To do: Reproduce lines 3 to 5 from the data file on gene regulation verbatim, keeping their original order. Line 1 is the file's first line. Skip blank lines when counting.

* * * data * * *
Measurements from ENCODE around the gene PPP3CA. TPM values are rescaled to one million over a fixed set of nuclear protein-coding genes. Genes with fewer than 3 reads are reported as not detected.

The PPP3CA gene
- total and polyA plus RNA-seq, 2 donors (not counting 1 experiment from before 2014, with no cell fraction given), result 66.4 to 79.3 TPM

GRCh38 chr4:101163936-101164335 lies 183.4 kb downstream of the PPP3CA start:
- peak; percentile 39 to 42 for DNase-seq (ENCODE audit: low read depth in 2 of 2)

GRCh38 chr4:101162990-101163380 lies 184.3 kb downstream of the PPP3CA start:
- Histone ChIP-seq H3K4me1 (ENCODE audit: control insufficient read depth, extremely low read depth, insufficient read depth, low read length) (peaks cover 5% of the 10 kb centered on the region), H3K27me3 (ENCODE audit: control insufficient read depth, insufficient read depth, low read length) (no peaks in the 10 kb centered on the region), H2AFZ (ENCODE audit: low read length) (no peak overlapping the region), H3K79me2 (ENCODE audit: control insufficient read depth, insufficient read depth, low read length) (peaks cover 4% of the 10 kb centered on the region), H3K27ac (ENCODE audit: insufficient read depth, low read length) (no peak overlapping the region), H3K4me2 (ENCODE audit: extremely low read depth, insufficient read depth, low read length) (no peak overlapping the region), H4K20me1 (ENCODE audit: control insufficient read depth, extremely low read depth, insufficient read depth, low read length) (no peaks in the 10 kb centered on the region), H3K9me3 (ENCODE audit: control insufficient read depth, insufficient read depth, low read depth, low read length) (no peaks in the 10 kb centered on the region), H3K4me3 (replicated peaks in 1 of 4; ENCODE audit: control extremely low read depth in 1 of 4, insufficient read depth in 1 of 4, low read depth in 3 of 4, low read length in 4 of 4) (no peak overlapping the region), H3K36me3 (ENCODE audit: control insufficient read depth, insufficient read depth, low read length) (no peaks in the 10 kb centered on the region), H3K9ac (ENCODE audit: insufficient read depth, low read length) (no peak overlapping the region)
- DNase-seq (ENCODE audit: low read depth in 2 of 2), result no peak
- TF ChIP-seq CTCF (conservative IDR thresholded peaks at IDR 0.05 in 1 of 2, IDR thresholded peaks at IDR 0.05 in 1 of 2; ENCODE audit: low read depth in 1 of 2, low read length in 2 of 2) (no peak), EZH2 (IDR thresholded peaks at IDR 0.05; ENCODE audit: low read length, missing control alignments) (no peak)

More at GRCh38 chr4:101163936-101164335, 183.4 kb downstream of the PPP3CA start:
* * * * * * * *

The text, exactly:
- total and polyA plus RNA-seq, 2 donors (not counting 1 experiment from before 2014, with no cell fraction given), result 66.4 to 79.3 TPM

GRCh38 chr4:101163936-101164335 lies 183.4 kb downstream of the PPP3CA start:
- peak; percentile 39 to 42 for DNase-seq (ENCODE audit: low read depth in 2 of 2)